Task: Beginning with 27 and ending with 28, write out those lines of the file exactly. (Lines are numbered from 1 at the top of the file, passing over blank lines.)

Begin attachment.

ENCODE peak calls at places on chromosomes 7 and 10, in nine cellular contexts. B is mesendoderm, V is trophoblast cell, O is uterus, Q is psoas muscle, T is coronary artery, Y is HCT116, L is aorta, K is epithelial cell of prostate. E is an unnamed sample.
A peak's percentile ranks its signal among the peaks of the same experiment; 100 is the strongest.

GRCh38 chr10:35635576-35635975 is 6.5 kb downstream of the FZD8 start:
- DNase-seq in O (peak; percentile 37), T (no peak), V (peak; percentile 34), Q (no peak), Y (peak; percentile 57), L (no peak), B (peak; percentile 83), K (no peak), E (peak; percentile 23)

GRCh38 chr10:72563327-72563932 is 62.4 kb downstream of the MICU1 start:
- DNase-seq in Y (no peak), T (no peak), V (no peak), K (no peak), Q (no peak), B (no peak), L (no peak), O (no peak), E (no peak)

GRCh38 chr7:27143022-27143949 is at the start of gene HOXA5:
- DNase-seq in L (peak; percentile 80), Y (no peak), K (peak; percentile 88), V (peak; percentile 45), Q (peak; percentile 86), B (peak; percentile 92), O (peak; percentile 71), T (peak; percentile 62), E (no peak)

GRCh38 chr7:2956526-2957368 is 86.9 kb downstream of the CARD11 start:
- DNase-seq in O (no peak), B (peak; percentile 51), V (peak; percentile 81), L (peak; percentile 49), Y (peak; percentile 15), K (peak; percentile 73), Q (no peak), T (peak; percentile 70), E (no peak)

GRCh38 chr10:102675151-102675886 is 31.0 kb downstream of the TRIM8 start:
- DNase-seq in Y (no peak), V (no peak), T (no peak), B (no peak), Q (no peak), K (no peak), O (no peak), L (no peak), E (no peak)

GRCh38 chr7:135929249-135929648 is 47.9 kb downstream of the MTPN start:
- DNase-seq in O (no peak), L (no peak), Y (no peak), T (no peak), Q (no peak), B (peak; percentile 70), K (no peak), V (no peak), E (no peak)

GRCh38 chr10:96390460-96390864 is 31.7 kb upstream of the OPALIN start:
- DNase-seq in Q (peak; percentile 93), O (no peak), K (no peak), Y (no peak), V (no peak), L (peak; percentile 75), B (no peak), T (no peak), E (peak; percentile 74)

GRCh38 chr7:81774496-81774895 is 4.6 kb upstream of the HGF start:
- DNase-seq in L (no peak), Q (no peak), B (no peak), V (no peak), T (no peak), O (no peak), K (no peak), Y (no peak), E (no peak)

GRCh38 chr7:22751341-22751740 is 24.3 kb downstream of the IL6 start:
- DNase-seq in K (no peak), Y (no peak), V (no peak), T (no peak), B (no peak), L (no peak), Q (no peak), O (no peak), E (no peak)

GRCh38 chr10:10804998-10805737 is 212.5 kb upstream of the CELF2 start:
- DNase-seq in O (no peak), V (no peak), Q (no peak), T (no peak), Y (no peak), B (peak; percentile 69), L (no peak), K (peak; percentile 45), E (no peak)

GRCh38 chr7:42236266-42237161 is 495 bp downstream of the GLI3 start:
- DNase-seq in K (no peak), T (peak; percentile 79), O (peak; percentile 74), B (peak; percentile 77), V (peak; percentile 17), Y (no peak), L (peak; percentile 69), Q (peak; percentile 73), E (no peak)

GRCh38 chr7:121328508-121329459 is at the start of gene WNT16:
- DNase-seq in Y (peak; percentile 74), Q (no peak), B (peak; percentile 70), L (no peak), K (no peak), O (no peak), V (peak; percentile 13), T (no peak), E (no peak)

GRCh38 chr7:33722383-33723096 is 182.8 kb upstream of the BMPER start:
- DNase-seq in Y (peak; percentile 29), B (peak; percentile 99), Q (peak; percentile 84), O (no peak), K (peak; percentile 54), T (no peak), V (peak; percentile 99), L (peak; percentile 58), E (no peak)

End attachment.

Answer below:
GRCh38 chr7:33722383-33723096 is 182.8 kb upstream of the BMPER start:
- DNase-seq in Y (peak; percentile 29), B (peak; percentile 99), Q (peak; percentile 84), O (no peak), K (peak; percentile 54), T (no peak), V (peak; percentile 99), L (peak; percentile 58), E (no peak)